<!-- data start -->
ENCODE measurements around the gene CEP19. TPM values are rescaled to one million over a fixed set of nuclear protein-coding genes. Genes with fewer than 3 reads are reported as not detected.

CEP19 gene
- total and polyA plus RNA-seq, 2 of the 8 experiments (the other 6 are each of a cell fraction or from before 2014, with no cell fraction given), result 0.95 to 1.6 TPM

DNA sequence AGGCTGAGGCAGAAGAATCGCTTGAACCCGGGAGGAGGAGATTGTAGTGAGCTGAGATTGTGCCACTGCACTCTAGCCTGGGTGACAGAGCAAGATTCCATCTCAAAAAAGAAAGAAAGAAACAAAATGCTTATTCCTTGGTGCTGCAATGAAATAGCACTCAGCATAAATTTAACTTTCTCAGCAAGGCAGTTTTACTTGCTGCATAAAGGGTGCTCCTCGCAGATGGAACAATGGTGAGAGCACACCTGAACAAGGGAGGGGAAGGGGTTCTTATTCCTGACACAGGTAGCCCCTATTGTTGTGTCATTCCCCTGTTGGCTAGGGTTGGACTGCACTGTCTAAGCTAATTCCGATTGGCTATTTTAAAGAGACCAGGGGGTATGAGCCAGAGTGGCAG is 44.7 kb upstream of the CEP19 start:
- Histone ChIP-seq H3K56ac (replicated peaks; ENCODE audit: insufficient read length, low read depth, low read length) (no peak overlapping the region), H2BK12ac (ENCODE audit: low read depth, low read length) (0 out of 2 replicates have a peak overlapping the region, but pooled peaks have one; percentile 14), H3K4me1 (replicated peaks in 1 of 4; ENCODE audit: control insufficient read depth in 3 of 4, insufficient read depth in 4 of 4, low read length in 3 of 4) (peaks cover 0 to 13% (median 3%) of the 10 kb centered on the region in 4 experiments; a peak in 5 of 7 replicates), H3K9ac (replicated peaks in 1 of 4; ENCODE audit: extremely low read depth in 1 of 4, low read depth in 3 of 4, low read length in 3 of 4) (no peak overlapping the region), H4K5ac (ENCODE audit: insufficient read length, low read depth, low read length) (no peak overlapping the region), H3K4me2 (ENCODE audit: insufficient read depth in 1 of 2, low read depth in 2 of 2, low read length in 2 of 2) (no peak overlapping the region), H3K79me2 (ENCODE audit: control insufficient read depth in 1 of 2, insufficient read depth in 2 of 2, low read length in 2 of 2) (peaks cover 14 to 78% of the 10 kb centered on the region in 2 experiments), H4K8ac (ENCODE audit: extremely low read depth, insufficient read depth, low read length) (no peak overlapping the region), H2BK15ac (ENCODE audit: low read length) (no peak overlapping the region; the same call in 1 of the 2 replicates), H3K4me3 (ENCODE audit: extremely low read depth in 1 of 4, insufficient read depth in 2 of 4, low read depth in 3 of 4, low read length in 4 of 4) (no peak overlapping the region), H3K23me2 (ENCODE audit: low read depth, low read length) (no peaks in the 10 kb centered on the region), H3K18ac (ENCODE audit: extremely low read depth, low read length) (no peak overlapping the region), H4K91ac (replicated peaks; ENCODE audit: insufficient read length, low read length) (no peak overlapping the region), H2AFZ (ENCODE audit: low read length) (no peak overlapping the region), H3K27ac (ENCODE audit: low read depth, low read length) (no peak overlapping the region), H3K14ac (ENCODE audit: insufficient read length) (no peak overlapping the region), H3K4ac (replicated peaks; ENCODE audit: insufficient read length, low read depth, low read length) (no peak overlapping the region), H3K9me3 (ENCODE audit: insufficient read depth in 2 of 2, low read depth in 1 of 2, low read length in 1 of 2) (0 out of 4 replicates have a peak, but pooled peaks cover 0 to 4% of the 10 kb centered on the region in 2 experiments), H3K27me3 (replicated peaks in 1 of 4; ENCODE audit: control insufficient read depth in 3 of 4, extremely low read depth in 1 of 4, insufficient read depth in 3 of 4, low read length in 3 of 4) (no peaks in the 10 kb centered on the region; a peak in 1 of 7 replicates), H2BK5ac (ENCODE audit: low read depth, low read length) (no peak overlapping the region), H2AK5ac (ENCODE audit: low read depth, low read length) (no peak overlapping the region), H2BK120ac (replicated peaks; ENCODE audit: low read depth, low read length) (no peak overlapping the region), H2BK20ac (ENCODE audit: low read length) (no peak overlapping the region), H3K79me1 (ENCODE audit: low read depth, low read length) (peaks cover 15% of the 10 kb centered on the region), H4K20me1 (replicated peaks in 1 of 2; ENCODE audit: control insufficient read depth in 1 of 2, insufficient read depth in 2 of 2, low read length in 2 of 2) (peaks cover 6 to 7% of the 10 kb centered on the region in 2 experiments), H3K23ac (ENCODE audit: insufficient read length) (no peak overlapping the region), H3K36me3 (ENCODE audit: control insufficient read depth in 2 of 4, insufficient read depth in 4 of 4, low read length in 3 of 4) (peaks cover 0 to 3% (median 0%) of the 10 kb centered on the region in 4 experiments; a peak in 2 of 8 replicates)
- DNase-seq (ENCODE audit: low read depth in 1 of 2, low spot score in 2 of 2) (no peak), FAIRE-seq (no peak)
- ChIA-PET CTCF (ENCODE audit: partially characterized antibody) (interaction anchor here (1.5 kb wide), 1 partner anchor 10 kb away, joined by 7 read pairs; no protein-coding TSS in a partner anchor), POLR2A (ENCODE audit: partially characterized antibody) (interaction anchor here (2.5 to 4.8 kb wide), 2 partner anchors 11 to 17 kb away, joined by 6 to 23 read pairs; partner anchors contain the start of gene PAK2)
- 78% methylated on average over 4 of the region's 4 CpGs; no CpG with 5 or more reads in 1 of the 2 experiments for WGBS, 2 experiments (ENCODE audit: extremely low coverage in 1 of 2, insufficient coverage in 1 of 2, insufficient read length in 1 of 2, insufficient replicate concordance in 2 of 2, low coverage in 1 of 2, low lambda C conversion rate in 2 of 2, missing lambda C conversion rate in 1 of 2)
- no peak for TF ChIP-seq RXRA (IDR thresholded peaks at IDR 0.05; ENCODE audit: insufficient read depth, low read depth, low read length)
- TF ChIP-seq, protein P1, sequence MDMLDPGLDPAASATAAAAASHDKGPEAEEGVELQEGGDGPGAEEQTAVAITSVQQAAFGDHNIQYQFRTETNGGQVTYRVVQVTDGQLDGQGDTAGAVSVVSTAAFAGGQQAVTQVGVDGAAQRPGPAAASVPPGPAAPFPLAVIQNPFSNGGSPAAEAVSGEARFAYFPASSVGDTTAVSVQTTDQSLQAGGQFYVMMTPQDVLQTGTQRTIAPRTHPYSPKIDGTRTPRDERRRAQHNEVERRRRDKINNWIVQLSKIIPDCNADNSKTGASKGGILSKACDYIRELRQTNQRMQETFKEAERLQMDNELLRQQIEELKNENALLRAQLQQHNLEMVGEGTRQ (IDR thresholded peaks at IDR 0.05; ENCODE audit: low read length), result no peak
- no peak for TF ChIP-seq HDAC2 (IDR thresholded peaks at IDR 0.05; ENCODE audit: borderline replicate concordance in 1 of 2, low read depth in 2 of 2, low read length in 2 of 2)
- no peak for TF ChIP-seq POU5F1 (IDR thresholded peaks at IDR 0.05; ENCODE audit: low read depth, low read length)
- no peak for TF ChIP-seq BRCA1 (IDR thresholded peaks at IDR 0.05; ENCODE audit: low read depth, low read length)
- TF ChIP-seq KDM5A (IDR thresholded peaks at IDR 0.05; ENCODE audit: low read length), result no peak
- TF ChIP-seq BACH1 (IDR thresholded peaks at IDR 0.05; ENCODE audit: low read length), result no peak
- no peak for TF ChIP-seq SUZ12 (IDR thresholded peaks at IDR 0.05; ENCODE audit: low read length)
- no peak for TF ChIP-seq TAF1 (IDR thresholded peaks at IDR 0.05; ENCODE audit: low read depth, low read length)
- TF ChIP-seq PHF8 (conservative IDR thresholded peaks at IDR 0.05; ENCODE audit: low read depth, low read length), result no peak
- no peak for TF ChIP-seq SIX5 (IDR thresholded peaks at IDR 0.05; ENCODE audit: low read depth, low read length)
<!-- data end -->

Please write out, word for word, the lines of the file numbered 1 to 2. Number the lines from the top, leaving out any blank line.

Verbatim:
ENCODE measurements around the gene CEP19. TPM values are rescaled to one million over a fixed set of nuclear protein-coding genes. Genes with fewer than 3 reads are reported as not detected.

CEP19 gene